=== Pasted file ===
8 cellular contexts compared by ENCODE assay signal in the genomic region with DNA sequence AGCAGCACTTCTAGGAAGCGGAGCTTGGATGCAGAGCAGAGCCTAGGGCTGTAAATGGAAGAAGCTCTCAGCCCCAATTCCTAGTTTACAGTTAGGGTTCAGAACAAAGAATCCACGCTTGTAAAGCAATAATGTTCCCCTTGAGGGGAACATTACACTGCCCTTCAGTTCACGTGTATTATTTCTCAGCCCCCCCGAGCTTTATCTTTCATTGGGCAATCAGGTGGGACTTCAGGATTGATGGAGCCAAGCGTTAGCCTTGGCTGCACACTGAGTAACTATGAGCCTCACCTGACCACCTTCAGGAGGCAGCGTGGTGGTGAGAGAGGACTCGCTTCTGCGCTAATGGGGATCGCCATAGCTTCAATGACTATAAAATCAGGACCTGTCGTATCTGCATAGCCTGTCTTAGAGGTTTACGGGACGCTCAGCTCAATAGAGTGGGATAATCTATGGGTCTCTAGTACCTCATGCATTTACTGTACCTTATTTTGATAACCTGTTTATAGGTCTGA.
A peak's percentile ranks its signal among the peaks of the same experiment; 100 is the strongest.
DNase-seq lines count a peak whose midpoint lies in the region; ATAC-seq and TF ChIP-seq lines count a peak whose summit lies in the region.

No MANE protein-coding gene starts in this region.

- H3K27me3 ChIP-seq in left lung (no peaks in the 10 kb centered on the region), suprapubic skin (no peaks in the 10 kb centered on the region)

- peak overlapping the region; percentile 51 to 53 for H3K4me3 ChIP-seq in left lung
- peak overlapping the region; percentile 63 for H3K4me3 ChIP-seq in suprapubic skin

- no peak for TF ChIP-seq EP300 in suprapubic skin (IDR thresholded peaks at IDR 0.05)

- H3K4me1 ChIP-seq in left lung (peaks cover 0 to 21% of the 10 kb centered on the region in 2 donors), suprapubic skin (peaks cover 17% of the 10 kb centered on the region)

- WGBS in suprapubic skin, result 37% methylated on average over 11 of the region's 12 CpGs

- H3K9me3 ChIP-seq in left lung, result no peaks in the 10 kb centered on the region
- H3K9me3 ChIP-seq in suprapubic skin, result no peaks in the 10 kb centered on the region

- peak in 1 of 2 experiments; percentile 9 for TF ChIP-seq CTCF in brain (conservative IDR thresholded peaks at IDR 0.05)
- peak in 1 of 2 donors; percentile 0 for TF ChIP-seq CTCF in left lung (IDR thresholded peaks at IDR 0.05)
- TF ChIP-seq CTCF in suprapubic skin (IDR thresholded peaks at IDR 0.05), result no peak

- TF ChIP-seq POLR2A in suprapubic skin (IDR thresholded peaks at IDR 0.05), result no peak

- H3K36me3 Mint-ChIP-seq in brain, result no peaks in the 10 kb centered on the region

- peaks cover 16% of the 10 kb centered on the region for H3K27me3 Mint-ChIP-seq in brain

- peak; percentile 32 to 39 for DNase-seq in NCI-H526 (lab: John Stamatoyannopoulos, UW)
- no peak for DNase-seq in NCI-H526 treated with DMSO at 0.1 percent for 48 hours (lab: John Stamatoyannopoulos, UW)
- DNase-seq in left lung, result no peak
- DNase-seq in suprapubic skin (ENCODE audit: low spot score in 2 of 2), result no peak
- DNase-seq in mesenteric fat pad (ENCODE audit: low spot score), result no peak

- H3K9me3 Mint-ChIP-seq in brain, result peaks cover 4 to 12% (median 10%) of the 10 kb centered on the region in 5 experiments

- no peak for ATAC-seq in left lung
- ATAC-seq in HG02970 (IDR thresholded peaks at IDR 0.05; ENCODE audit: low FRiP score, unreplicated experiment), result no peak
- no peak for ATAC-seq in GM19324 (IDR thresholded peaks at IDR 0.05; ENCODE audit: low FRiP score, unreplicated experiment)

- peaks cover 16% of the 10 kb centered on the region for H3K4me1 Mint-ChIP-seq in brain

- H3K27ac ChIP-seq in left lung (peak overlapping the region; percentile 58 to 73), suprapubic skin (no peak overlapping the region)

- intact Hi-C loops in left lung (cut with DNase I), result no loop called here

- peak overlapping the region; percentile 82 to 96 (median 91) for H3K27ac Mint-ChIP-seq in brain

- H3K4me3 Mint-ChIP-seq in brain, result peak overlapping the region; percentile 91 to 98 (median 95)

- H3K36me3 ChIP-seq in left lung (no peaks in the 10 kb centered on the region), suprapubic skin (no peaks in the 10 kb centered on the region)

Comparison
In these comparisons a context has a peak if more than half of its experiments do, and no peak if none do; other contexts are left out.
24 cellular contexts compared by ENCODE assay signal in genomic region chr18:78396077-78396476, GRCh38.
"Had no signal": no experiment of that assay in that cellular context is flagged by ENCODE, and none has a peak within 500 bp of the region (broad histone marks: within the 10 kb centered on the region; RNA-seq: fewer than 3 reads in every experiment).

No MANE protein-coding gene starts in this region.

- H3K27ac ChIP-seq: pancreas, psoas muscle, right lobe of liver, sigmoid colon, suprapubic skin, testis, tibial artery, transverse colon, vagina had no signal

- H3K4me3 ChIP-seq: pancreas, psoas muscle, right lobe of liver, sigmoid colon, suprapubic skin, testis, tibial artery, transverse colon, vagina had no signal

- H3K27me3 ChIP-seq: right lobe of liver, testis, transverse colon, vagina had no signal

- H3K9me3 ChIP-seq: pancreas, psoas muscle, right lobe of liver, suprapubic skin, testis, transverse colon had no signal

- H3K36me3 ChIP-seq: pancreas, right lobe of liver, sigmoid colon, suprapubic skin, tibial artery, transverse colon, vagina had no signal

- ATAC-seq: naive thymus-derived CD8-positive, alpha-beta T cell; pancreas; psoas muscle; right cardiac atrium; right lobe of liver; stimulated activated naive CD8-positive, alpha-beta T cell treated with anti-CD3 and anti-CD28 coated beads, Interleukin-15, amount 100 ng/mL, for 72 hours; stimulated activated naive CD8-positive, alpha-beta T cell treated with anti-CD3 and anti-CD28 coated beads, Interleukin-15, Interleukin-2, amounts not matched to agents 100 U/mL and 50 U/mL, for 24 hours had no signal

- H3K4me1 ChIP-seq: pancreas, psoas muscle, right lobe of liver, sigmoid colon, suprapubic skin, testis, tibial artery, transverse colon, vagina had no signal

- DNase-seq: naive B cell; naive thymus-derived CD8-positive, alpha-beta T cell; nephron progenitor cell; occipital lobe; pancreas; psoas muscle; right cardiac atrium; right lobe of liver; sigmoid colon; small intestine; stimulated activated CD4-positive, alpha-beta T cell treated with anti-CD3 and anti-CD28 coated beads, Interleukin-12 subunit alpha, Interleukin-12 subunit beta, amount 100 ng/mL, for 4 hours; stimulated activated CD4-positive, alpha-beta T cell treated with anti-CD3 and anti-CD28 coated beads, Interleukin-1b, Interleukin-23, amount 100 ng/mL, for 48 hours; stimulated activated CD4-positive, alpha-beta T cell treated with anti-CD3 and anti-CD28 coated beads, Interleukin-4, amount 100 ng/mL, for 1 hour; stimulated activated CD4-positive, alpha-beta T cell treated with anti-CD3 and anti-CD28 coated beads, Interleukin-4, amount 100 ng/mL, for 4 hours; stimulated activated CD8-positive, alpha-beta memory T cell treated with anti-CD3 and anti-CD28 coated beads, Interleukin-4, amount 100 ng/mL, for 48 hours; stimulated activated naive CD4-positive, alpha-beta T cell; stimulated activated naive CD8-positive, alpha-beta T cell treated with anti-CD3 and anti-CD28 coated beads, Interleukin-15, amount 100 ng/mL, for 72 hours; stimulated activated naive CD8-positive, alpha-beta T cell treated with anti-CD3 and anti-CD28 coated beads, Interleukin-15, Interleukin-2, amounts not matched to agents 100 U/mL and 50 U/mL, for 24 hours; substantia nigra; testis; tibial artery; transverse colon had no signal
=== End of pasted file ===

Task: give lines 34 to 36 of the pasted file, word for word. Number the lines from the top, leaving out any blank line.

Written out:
Comparison
In these comparisons a context has a peak if more than half of its experiments do, and no peak if none do; other contexts are left out.
24 cellular contexts compared by ENCODE assay signal in genomic region chr18:78396077-78396476, GRCh38.